All News

Mapping of Cahokia will be Largest Project of its Kind in all the Americas

February 7, 2023
Associate Professor of Anthropology Casey Barrier using a Total Station in pilot mapping project at Cahokia in 2016 (National Geographic support). Cahokia’s Monks Mound in background.

Associate Professor of Anthropology Casey Barrier and colleagues Ed Henry of Colorado State University, Robin Beck of the University of Michigan, and Tim Horsley of Horsley Archaeological Prospection, have received a five-year $312,000.00 grant from the National Science Foundation to conduct the largest archaeo-geophysical project to date in all the Americas.

Barrier and his colleagues will use advanced magnetometry equipment to develop the most comprehensive map ever of the city of Cahokia, located in modern-day Illinois across the Mississippi River from St. Louis, Missouri. For this project they will focus on an area of approximately 5.5 square kilometers centered on “downtown Cahokia” that was home to as many as 10,000 to 15,000 residents during a period of rapid growth during the 10th and 11th centuries CE.

“You can think of it as an X-ray image of what’s preserved under the surface,” says Barrier of the research. “So, in terms of preservation of the site, we won’t put a shovel or a trowel into the ground. Yet, the research will provide important information about how humans organized themselves in early cities. And Cahokia is one of a handful of places across the globe where humans initiated urban life without direct contact with other urban societies.”

Using their equipment, the researchers will be able to identify buried house foundations, storage or refuse bins, and other modifications to the landscape like the production of plazas.

Artist's conception of the Mississippian culture Cahokia Mounds Site in Illinois. The illustration shows the large Monks Mound at the center of the site with the Grand Plaza to its south. This central precinct is encircled by a palisade. Three other plazas surround Monks Mound to the west, north, and east. To the west of the western plaza is the Woodhenge circle of cedar posts. Artist: Herb Roe.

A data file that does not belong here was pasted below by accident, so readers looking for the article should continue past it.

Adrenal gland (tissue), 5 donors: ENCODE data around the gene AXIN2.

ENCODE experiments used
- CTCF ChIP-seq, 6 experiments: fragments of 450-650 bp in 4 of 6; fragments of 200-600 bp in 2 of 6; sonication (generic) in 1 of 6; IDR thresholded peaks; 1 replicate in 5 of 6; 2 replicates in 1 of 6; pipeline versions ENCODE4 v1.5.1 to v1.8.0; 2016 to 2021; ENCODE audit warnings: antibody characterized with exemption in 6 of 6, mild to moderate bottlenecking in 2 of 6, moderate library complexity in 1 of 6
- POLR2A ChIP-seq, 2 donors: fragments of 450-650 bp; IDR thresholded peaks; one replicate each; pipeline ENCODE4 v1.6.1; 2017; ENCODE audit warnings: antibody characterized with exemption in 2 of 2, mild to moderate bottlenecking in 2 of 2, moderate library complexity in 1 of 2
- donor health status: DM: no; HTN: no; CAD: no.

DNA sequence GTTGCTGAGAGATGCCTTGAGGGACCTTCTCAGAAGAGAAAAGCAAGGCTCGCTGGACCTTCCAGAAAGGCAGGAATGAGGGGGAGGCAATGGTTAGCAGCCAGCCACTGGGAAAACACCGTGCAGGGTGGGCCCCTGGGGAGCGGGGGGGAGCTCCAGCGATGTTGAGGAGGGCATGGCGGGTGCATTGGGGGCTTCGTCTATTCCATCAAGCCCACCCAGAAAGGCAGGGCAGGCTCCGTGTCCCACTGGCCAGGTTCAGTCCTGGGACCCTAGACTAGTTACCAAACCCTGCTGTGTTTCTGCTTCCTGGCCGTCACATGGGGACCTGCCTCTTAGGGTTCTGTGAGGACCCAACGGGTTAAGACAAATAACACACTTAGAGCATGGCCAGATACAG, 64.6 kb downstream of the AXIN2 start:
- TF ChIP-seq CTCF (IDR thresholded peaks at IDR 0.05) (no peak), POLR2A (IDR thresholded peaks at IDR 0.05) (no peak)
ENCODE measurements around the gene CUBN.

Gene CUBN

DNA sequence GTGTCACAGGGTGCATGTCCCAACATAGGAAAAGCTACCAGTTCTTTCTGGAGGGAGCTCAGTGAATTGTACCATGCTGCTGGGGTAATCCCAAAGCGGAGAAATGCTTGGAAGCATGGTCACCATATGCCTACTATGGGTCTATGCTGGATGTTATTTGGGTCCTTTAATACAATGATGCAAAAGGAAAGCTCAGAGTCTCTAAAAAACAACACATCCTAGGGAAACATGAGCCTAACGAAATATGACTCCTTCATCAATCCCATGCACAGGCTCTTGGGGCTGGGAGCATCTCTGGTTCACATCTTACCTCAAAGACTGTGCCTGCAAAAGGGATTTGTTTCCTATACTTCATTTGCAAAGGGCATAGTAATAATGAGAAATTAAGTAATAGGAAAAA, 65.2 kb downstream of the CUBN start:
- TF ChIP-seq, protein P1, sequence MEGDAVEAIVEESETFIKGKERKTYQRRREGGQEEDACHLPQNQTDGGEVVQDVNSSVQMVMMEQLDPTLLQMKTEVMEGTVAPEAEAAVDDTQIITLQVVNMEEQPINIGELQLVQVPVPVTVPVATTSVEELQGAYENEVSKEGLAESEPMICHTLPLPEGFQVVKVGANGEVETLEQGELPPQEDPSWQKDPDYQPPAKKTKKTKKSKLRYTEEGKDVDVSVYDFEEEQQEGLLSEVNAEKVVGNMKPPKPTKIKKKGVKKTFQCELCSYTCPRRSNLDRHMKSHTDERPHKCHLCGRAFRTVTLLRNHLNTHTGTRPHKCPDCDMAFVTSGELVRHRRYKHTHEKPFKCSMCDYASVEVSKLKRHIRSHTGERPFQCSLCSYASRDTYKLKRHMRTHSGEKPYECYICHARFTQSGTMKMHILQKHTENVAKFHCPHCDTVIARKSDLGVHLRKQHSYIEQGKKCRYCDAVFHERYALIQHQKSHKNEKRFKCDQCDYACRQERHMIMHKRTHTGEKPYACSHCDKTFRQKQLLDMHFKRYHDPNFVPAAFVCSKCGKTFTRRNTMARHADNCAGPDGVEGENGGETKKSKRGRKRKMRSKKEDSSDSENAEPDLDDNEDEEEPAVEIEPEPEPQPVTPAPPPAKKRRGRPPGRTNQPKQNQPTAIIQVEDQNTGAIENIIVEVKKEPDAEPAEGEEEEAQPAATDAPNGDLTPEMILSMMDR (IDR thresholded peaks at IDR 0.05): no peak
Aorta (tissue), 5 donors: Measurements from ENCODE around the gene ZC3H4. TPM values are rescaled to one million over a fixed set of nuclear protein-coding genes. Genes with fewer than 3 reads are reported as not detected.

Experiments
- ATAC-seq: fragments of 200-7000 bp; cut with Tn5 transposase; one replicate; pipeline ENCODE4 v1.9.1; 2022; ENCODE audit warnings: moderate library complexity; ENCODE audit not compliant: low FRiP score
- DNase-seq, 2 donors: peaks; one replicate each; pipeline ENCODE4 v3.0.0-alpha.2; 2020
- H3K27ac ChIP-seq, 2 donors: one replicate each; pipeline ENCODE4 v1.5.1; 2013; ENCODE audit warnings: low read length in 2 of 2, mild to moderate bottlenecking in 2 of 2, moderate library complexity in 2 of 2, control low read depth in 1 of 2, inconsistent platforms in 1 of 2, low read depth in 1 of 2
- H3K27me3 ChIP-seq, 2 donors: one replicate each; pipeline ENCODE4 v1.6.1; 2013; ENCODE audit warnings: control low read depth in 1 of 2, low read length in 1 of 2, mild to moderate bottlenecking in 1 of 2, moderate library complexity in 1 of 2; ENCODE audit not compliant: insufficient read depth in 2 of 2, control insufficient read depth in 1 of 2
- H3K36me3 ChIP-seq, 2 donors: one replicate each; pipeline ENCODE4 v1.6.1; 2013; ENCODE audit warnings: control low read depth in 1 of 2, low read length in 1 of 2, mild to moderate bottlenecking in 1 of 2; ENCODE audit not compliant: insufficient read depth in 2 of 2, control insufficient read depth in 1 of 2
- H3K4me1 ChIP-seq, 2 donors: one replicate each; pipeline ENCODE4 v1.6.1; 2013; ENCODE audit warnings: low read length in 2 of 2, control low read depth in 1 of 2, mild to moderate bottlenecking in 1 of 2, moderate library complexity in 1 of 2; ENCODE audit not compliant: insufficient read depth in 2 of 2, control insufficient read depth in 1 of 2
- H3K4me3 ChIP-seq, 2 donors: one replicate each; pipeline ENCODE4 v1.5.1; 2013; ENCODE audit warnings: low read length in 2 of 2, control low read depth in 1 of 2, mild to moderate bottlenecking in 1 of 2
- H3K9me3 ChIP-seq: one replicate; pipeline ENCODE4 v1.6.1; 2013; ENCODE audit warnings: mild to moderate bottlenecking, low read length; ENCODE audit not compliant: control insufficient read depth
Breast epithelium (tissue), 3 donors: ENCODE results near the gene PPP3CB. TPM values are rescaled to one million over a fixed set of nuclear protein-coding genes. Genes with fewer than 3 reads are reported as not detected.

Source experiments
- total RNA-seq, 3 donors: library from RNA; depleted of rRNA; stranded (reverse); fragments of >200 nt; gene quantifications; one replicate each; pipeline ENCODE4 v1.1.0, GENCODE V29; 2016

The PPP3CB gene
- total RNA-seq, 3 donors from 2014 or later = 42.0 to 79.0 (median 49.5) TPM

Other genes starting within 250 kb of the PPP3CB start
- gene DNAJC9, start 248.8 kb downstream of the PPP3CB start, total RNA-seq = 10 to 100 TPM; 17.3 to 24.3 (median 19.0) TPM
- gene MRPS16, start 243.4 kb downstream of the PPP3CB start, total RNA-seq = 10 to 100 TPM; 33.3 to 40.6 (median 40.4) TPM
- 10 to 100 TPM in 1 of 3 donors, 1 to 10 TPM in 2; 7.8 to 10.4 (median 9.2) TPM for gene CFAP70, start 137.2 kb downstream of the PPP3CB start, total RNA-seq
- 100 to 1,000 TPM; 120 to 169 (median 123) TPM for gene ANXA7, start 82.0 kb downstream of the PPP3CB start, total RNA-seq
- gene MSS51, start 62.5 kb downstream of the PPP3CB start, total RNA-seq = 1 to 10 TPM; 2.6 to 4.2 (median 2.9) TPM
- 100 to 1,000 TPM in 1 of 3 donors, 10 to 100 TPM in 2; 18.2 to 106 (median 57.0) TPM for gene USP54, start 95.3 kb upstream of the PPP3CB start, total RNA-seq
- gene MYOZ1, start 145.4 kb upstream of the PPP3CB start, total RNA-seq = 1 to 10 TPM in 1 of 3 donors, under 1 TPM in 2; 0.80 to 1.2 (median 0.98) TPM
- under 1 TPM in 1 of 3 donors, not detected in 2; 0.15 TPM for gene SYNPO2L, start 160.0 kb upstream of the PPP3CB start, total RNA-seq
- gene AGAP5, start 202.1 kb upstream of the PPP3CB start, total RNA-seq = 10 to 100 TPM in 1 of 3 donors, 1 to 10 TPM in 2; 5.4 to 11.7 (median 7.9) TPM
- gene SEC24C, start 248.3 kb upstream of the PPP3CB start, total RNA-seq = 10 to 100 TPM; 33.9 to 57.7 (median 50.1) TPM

“Long after the wooden superstructure and roof has decayed or been taken down, magnetometry can detect the foundations of buildings and houses,” Barrier explains.

Barrier has been conducting research in the region since 2011, when he was writing his Ph.D. dissertation, and some of his colleagues have been studying the area for even longer. The current team of researchers began working at Cahokia together in 2016.

One of the key differences between this new project and their previous work will be the equipment they’re using and the scale at which it allows them to operate.

In the past, Barrier and his colleagues have used simple dual-sensor magnetometers to examine smaller areas. The devices look like pieces of PVC pipe fashioned together in an H-shape. The “legs” of the devices are around 3 feet long with sensors on the tops and bottoms. The researcher using the device holds onto the crossbar, which has controls in the center, and slowly paces the area being examined to collect data. The researchers would work in 30x30 meter grids and slowly follow rope markers.

For this project, the researchers will be using two souped-up versions of these devices with 16 sensors that can be towed by all-terrain vehicles and cover much larger areas more quickly and accurately. The devices will also be outfitted with GPS sensors, eliminating the need for creating and moving physical grid lines.

“Every second, the machine is going to know where it is with sub-centimeter accuracy, so we can cover a lot of ground really quickly.”

Survey work will be done in both the winter and summer and will begin in May of 2023.

Joining the researchers in the field and the lab will be students from each institution involved in the project. Barrier will hire two anthropology majors to work in this lab for the next two academic years and he hopes a few students will have the opportunity to travel to the Cahokia site and engage in field work.

“The students will be working right alongside us in the lab to digitize and interpret our geophysical data as it’s coming in. It’s great to be at a place like Bryn Mawr where I can offer this kind of opportunity to our undergraduates.”

Since they started this project, the researchers have been building relationships with several descendant tribal nations and have designed the project to ensure tribal access to all collected data. The University of Michigan has provided additional funding that will allow the researchers to support representatives of the ancestral nations to meet with them at the site early in the project.

“Working together is an important part of research. It’s important to us that Indigenous groups have a central role in preservation and education at Cahokia and these data will provide a valuable resource.”

After the project, the data will be made available to other scholars and students via the Digital Archaeological Record and a web portal hosted by the University of Michigan. The digital atlas will become the basis for future understandings of early North American urbanism at Cahokia, forming a foundation for multi-year research projects, Ph.D. dissertations, and M.A. theses, and even projects through which students can learn GIS techniques while exploring America’s first city. 


Tagged as